Obesity is a growing issue affecting millions of Americans. As we try to combat the negative health effects of obesity there is a push for prevention. Politicians, citizens, and researchers are scrambling to find a cause of obesity. The problem is there is no “magic pill” or perfect solution. Causes of obesity are debated and the search is on for something to blame for the drastic changes in American’s weight. A recent focus has been food deserts. This term describes areas where supermarkets, grocery stores, and other healthy food options are not readily available. To see if your community falls under this category go to The Department of Agriculture’s food desert locator tool below.


For the first time in more than 15 years, school meal standards have been changed with a focus on improving child nutrition and reducing childhood obesity.  With the potential to impact more than 30 million students daily, these new guidelines will introduce more fruit and vegetables and reduce fat intake on lunch trays.  State policies and local practices can have a positive impact on the devastating rates of obesse and overweight children as students have an opportunity for more healthful eating.

The NY Times reported today that at least seven states have laws on their books prohibiting localities from adopting policies aimed at reducing obesity and improving public health. The most recent example is Ohio, where the budget bill just signed by Governor John Kasich limits local government control over restaurants.

Adult and childhood obesity remain a major issue for states and the nation. States have implemented various policies and programs to reduce the number of adults and children who are either overweight or obese. The economic benefit of having a healthier population is a significant reason why states continue to push for healthy programs.

Obesity rates are climbing fast. In fact, just one-third of American adults have a normal weight, and an equal proportion is obese. Overall, men are more likely to be obese. Obesity is linked to chronic disease and is an economic drain on the nation.

Childhood obesity continues to be a problem for the nation's children. Hispanic boys and African-American girls are disproportionately affected. States are trying a variety of programs to reduce the growth of childhood obesity.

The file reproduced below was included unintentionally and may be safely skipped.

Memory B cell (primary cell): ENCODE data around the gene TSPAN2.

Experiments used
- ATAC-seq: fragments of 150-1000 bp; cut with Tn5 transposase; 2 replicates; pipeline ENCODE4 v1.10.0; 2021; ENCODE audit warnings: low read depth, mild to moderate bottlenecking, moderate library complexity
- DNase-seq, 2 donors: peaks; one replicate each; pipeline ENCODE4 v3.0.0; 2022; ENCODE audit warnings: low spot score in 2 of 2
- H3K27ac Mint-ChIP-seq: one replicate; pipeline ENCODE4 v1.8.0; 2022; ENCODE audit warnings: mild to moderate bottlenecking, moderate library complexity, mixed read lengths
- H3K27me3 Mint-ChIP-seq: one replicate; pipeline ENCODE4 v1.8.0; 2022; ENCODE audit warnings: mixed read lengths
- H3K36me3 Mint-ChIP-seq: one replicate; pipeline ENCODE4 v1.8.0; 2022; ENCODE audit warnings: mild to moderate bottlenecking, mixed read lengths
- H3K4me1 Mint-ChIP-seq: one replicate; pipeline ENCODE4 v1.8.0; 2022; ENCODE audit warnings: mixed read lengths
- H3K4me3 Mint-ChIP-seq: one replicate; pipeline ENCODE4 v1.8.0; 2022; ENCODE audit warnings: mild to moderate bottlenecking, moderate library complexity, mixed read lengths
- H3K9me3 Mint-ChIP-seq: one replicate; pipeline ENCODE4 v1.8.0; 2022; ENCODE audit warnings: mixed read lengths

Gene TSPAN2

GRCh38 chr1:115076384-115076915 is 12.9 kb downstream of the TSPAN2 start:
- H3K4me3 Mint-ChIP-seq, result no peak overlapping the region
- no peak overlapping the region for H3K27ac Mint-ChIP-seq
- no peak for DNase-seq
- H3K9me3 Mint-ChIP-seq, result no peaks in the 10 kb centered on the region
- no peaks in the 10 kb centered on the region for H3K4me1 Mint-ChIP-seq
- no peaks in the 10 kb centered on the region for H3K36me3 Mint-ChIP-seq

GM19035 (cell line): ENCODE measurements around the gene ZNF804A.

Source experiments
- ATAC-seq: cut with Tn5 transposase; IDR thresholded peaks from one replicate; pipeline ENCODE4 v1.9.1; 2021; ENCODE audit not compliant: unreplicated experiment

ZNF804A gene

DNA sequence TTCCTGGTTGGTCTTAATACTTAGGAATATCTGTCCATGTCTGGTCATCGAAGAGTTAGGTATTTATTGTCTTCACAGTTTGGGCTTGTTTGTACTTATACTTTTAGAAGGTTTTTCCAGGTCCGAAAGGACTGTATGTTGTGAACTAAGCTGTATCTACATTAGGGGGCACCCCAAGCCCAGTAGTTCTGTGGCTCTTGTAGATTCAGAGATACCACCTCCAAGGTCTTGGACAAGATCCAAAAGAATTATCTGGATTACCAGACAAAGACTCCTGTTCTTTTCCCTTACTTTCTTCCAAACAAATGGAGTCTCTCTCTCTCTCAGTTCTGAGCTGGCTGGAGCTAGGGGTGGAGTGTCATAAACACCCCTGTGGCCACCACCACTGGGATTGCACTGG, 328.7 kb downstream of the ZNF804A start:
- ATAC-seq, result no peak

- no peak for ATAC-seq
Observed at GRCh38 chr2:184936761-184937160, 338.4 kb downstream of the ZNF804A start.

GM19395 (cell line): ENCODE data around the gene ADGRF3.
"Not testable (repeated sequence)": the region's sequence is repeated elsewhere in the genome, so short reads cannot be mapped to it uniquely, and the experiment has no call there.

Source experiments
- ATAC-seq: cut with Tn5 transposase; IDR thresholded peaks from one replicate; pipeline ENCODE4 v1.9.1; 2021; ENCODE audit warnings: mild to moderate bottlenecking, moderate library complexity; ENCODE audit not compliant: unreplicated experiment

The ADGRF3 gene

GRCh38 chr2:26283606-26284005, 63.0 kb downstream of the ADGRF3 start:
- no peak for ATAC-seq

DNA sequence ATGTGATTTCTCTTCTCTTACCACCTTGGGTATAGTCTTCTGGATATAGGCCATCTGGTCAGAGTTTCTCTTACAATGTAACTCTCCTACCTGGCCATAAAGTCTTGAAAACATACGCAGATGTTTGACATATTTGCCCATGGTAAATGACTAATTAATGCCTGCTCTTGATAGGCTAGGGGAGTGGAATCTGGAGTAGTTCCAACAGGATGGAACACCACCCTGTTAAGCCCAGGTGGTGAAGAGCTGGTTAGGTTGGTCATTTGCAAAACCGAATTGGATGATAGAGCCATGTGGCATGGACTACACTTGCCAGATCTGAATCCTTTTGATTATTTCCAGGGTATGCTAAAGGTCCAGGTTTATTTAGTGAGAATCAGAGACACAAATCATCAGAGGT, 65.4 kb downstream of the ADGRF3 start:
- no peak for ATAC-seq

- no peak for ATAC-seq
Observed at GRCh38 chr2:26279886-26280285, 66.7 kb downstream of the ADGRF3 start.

In 2006, lots of kids in West Virginia started dancing to a video game—not in an arcade—but in a school.  The game—called Dance Dance Revolution—incorporates dance moves to the latest pop songs, lighting up the steps on a special floor mat for players to follow.  Those kids got moving when schools saw the success in a 2004 effort launched by the West Virginia Public Employees Insurance Agency. It was an effort to address the problem of childhood obesity and help the children of the agency’s members lose weight.

America’s first lady, Michelle Obama, has an ambitious goal—to solve the problem of childhood obesity within a generation. Her initiative, “Let’s Move!,” builds on promising approaches to provide states, schools, families and communities proven tools to help kids be more active, eat better and get healthy.

The interest in taxing soda on a state level has rebounded in recent months. While only 14 states levy a sales tax on food for home consumption, 39 states and Washington, D.C., impose a sales tax on at least some soda purchases. In some of these states, the tax is simply part of the sales tax that applies to food; in others, it is a separate or higher tax.

The statistics are startling. According to the federal Centers for Disease Control and Prevention, the number of obese high school students has nearly tripled in the past three years. Thirty-two percent of children diagnosed with diabetes in one study had type 2 diabetes—the type normally  associated with obese adults. Obesity among children, once a rarity, has become an epidemic in this country. Fortunately, schools across the country are responding to this health crisis. Many innovative programs are taking place at the local or school district level, but all too often those programs operate in a vacuum and are not publicized, even in neighboring counties.